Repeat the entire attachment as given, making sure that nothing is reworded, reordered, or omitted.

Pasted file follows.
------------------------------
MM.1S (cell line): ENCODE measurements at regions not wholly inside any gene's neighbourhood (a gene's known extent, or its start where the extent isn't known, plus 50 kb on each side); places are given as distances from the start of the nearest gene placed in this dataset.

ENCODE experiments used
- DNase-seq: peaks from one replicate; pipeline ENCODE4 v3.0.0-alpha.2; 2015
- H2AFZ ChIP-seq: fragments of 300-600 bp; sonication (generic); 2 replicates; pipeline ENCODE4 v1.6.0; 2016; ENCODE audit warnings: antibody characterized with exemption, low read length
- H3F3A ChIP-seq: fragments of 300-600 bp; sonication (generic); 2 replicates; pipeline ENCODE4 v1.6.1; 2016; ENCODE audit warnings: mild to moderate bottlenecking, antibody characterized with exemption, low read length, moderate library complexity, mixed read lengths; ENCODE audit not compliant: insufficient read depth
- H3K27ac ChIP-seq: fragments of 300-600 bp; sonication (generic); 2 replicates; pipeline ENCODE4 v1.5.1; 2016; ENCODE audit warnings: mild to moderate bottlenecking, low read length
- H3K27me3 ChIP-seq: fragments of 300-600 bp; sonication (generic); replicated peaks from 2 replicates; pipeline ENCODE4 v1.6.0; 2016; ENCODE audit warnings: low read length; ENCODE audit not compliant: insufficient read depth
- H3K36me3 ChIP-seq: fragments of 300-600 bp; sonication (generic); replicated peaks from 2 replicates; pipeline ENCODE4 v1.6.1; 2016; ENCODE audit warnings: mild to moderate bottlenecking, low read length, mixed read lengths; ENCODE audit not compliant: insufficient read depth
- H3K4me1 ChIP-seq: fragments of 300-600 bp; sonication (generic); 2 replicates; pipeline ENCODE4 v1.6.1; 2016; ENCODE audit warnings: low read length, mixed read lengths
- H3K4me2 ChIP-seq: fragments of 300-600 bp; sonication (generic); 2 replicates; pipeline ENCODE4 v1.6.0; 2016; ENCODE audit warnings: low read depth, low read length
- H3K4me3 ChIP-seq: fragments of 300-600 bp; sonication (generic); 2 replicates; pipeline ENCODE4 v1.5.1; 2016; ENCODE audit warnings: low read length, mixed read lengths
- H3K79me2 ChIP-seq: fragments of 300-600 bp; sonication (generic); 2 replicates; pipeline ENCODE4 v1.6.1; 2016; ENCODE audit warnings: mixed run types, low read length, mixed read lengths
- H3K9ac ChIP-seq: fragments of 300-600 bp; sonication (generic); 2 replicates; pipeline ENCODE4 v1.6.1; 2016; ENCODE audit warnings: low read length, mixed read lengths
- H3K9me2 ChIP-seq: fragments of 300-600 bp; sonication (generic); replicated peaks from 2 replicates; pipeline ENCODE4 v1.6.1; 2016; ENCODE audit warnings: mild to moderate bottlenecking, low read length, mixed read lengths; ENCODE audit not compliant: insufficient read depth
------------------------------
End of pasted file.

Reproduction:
MM.1S (cell line): ENCODE measurements at regions not wholly inside any gene's neighbourhood (a gene's known extent, or its start where the extent isn't known, plus 50 kb on each side); places are given as distances from the start of the nearest gene placed in this dataset.

ENCODE experiments used
- DNase-seq: peaks from one replicate; pipeline ENCODE4 v3.0.0-alpha.2; 2015
- H2AFZ ChIP-seq: fragments of 300-600 bp; sonication (generic); 2 replicates; pipeline ENCODE4 v1.6.0; 2016; ENCODE audit warnings: antibody characterized with exemption, low read length
- H3F3A ChIP-seq: fragments of 300-600 bp; sonication (generic); 2 replicates; pipeline ENCODE4 v1.6.1; 2016; ENCODE audit warnings: mild to moderate bottlenecking, antibody characterized with exemption, low read length, moderate library complexity, mixed read lengths; ENCODE audit not compliant: insufficient read depth
- H3K27ac ChIP-seq: fragments of 300-600 bp; sonication (generic); 2 replicates; pipeline ENCODE4 v1.5.1; 2016; ENCODE audit warnings: mild to moderate bottlenecking, low read length
- H3K27me3 ChIP-seq: fragments of 300-600 bp; sonication (generic); replicated peaks from 2 replicates; pipeline ENCODE4 v1.6.0; 2016; ENCODE audit warnings: low read length; ENCODE audit not compliant: insufficient read depth
- H3K36me3 ChIP-seq: fragments of 300-600 bp; sonication (generic); replicated peaks from 2 replicates; pipeline ENCODE4 v1.6.1; 2016; ENCODE audit warnings: mild to moderate bottlenecking, low read length, mixed read lengths; ENCODE audit not compliant: insufficient read depth
- H3K4me1 ChIP-seq: fragments of 300-600 bp; sonication (generic); 2 replicates; pipeline ENCODE4 v1.6.1; 2016; ENCODE audit warnings: low read length, mixed read lengths
- H3K4me2 ChIP-seq: fragments of 300-600 bp; sonication (generic); 2 replicates; pipeline ENCODE4 v1.6.0; 2016; ENCODE audit warnings: low read depth, low read length
- H3K4me3 ChIP-seq: fragments of 300-600 bp; sonication (generic); 2 replicates; pipeline ENCODE4 v1.5.1; 2016; ENCODE audit warnings: low read length, mixed read lengths
- H3K79me2 ChIP-seq: fragments of 300-600 bp; sonication (generic); 2 replicates; pipeline ENCODE4 v1.6.1; 2016; ENCODE audit warnings: mixed run types, low read length, mixed read lengths
- H3K9ac ChIP-seq: fragments of 300-600 bp; sonication (generic); 2 replicates; pipeline ENCODE4 v1.6.1; 2016; ENCODE audit warnings: low read length, mixed read lengths
- H3K9me2 ChIP-seq: fragments of 300-600 bp; sonication (generic); replicated peaks from 2 replicates; pipeline ENCODE4 v1.6.1; 2016; ENCODE audit warnings: mild to moderate bottlenecking, low read length, mixed read lengths; ENCODE audit not compliant: insufficient read depth